In order to better understand horse foot structures, here's what we need to know.

A horse's hoof is its foundation. Horses' feet should be proportional to their size. A common problem with quarter horses and thoroughbreds is that their feet are too small to support their weight. The horse is subjected to a great deal of concussive force on a small surface, resulting in lameness.

Ideally, a horse's hoof wall should be thick enough to support its weight. Hooves must have healthy growth qualities and be pliable rather than dry. Several breeds are allowed to develop abnormally to achieve a specific purpose, such as Saddlebreds and Tennessee walkers.

Hoofs should be balanced as much as possible. There should be a similar distance between the Coronary bands on the medial and lateral sides of the wall. The transverse line crossing the longitudinal axis of the cannon bone should result in two 90-degree angles at the heel. Frogs and soles must be healthy to maintain proper contact with the ground. Hoof heels should be open and approximately one-quarter of the circumference.

For the front feet, the normal axis should be 45-50 degrees, while for the hind feet, the normal axis should be 50-55 degrees. When these axes shift, pathological changes in anatomical structures occur. Parallel lines should exist between the dorsal surface of the hoof wall and the pastern slope when viewed laterally. As the foot hits the ground, a lesser-than-optimal utilization of the fetlock shock-absorbing system will occur.

Listed below are terms you may have heard of or be experiencing with your horse's feet.

"Broken Back"
Refers to a foot with a long toe and a low heel. As a result, the deep digital flexor tendon and its associated structures are under more strain. When the horse moves, the angle will be less than 45 degrees, causing a delayed break-over. Therefore, the horse has a longer stride than opposed to one with a normal hoof/pastern axis.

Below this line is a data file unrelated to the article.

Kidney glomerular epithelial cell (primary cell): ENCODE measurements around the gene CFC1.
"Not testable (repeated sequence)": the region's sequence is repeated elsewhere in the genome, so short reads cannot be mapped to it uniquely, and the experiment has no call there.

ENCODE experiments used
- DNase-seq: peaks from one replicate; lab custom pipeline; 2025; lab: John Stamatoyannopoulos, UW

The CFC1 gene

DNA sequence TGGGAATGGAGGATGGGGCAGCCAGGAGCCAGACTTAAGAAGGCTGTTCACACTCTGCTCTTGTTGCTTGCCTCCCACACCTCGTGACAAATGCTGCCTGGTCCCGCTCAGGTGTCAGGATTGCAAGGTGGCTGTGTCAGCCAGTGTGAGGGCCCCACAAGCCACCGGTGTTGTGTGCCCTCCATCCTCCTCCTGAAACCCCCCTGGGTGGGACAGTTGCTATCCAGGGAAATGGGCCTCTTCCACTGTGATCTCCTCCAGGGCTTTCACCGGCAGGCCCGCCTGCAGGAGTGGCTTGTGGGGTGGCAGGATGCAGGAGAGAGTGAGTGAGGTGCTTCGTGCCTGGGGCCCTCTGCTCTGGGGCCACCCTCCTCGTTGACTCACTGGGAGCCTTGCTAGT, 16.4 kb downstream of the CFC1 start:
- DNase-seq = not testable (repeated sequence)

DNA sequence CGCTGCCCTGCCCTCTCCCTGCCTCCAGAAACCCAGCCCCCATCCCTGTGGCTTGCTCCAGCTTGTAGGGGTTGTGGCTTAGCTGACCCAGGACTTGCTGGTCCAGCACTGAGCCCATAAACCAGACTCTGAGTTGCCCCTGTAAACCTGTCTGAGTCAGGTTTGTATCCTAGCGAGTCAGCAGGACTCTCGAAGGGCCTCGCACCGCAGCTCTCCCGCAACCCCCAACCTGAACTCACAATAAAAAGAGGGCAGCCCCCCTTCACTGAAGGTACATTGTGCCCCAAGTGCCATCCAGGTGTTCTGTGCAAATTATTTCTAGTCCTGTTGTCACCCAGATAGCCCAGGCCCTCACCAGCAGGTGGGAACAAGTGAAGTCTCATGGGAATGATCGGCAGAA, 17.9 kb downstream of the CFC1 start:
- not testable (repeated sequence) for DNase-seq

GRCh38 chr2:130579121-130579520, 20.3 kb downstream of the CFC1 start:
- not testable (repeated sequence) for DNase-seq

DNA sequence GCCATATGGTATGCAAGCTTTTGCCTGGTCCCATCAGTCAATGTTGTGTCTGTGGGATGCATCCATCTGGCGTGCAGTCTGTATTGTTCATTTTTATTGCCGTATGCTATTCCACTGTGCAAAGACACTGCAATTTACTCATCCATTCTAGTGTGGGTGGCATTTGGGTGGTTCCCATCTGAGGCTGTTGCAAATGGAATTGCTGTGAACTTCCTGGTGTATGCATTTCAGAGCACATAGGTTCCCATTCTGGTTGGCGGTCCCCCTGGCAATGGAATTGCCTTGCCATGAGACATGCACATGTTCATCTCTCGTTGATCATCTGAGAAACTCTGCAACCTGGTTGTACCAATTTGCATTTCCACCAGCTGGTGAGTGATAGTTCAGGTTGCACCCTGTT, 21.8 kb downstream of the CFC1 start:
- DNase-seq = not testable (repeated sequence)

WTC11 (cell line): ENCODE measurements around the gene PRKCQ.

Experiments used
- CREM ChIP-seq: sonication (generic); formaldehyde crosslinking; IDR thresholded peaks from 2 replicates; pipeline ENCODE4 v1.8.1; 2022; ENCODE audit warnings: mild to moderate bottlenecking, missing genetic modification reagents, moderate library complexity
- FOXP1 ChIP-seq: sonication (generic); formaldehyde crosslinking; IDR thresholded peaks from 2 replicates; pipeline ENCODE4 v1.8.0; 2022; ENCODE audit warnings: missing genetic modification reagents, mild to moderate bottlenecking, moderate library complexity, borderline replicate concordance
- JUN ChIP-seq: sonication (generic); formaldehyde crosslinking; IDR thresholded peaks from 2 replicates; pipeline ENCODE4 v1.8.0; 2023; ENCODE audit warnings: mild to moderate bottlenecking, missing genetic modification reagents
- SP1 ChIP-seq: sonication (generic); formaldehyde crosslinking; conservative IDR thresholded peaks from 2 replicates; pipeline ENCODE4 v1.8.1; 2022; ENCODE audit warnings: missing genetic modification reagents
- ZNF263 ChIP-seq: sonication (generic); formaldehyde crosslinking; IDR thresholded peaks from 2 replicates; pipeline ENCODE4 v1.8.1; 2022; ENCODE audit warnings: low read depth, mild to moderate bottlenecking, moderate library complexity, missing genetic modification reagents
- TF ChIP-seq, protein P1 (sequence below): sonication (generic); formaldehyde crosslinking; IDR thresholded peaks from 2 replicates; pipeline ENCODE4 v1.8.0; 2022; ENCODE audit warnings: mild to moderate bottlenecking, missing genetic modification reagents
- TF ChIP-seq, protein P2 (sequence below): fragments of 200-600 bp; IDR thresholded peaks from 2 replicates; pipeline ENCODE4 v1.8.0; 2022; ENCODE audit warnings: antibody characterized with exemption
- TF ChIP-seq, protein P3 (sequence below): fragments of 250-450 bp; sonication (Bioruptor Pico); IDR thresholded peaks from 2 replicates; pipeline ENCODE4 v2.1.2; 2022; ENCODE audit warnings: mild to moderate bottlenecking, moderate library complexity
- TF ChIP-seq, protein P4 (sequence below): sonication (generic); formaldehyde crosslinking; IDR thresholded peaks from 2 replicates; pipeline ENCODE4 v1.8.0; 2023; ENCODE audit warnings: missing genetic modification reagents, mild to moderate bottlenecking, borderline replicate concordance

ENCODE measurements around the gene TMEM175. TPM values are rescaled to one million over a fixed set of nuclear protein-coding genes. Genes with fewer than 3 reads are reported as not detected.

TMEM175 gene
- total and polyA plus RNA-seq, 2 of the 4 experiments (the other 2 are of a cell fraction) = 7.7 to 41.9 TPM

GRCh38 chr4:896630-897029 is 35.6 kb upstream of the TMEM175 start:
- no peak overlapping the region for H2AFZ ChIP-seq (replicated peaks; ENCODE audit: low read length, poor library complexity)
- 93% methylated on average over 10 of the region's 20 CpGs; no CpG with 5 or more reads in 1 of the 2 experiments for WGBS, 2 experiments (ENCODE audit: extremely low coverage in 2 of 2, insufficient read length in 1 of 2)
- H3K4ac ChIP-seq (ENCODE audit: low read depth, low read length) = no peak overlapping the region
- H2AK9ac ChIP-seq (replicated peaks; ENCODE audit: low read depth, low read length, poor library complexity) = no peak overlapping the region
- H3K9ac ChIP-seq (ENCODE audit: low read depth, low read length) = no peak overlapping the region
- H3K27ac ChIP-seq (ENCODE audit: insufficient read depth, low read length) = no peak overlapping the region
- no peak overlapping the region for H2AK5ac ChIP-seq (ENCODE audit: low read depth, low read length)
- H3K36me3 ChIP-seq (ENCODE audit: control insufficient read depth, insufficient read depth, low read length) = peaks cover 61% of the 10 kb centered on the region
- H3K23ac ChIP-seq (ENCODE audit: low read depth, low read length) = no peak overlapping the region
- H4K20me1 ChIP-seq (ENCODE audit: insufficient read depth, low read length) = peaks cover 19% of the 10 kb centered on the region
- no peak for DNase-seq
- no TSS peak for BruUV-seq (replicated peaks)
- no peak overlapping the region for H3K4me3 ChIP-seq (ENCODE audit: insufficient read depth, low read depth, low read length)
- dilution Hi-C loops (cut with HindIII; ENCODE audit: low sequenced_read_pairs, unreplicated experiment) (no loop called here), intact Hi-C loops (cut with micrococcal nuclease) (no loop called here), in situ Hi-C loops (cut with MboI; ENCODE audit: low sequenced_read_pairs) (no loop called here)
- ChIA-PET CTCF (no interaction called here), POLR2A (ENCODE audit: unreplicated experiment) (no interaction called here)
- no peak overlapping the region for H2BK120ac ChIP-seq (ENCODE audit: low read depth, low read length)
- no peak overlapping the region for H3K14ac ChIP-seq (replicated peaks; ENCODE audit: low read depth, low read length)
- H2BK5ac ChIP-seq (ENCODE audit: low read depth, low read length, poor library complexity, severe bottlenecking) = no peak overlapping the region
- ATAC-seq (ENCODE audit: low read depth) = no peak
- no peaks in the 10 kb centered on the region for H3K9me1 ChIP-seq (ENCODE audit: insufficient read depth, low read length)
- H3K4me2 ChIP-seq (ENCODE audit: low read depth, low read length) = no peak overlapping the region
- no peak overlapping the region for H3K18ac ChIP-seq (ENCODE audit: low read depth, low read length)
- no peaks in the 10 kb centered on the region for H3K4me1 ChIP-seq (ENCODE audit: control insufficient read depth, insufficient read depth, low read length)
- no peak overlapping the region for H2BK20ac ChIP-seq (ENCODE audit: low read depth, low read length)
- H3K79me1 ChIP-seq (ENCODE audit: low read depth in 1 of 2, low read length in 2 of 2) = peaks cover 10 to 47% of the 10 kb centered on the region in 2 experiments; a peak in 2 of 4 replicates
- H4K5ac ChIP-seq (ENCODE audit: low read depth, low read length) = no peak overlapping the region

"Broken forward"
If the angle of the axis in the front feet is greater than 50 degrees, the heel is high, and the toe is short. "Broken forward" is the term used to describe this axis. This results in a short stride and an uncomfortable ride for the rider. In turn, increased concussive force leads to the formation of ringbone and arthritis within the horses' joints.

It occurs when the horse's pastern slopes away from the dorsal surface of the hoof wall. There is a break in the coronary band of the hoof. Horses are at high risk of injury to their sesamoid bone and flexor tendons.

"Club foot"
When the axis is greater than 60 degrees, it is called a club foot. If this trait is inheritable, it can either be unilateral or bilateral. Deep digital flexor tendon deformities are the most common cause of clubfoot deformities. It is also possible to have a problem with the suspensory ligament or the superficial flexor tendon. It is common for horses of this type to be unsound.

"Pigeon Toed"
A horse's feet turned towards the median plane are said to be pigeon-toed. During movement, the outside wall of a horse's hoof will carry most of its weight. As the inside wall grows, it appears to paddle and grows faster. While the foot moves, it will swing outward as it follows the flight path.

As the plumb line runs through the center of the foot, a toe deviating outward from the midline is called a toed-out conformation. There is a flared outer wall, while the interior wall is upright. "Winging" occurs when the affected limb interferes with the other limbs during flight. Consequently, tissue trauma and bone damage may result.

Whenever a heel contraction occurs, a foot contraction follows. Depending on the situation, this may occur unilaterally or bilaterally. Front feet are more likely to experience heel contraction than hind feet. There is a generalized narrowing of the foot, especially around the heel. The sole of the frog has an unusual concavity, and the frog is generally receding and atrophied. It is possible that improper shoeing can lead to foot and heel contractures. Alternatively, the condition may be hereditary or caused by lameness elsewhere in the body. Any cause of this condition will usually negatively affect the horse's performance.


All information on the Aussie Joint Health website is for educational purposes only. There is no diagnosis or treatment intended for individual animals in the Aussie Joint Health content. It is imperative that you address any questions or concerns you may have about your animal with your veterinarian. The information provided on Aussie Joint Health should not replace your relationship with your veterinarian. This blog post is intended to help you have a better conversation with your veterinarian about the appropriate treatments to use for your pet.